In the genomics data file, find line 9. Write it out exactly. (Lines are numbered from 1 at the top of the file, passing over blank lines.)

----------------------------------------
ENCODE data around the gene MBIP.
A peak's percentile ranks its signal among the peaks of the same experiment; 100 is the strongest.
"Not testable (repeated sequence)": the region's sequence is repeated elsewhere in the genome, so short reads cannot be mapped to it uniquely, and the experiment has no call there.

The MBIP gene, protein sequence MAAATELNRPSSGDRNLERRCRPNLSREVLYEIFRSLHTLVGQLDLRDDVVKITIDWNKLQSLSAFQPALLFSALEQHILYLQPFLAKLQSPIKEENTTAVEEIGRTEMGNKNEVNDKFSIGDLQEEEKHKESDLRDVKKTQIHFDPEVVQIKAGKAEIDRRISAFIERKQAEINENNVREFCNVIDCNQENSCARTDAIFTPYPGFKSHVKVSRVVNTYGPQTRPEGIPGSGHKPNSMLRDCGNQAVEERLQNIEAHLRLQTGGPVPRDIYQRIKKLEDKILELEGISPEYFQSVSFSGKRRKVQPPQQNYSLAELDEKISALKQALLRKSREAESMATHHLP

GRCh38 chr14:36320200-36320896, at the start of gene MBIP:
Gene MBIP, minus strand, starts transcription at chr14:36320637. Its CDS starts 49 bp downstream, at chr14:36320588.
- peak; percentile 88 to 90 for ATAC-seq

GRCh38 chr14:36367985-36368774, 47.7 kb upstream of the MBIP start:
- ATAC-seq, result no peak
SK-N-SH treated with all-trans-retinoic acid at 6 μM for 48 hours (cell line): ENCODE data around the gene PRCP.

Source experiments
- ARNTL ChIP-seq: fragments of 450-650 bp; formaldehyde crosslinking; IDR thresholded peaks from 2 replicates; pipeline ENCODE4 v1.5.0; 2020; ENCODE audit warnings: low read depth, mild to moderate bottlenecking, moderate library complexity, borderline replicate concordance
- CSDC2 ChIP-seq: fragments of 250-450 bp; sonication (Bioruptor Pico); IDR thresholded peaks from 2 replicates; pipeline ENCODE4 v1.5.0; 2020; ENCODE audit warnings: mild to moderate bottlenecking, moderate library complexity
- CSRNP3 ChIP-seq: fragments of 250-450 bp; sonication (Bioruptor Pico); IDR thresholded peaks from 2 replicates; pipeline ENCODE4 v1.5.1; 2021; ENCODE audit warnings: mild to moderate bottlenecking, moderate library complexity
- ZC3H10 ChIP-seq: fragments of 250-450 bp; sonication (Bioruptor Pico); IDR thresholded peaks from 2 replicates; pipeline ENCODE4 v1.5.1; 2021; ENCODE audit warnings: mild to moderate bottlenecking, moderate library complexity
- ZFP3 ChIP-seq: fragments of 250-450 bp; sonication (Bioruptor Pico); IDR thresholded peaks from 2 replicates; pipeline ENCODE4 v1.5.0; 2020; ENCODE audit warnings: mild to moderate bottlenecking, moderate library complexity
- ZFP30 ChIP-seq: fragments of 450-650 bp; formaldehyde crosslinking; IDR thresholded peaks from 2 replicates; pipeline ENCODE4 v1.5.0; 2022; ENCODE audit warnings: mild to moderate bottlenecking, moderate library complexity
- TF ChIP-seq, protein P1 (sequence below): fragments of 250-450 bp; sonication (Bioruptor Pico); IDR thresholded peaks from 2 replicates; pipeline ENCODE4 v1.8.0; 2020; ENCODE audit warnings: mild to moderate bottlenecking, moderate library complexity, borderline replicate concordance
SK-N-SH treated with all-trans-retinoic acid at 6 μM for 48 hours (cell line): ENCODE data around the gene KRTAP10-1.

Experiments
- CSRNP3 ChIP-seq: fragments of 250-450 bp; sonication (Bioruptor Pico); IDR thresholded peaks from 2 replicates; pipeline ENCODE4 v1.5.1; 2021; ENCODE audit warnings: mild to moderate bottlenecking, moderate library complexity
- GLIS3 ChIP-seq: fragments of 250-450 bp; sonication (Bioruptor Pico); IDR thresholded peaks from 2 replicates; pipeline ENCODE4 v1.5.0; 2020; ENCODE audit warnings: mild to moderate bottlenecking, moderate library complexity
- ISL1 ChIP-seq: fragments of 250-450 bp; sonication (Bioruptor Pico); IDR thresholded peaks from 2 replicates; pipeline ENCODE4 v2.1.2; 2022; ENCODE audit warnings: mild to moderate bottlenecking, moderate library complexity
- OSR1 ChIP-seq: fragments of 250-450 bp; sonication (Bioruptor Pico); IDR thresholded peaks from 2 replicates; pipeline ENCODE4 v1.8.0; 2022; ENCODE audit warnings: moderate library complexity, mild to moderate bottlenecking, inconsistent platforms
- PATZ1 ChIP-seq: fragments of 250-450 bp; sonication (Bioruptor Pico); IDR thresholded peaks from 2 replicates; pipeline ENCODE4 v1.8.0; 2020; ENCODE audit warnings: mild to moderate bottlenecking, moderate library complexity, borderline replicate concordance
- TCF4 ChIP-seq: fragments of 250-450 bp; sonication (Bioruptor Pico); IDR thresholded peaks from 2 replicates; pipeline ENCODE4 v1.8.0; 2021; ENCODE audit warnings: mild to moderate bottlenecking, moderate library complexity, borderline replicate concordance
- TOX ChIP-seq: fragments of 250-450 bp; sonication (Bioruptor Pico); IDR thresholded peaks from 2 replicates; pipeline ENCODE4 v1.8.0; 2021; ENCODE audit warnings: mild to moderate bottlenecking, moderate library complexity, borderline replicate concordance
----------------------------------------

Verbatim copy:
- ATAC-seq, result no peak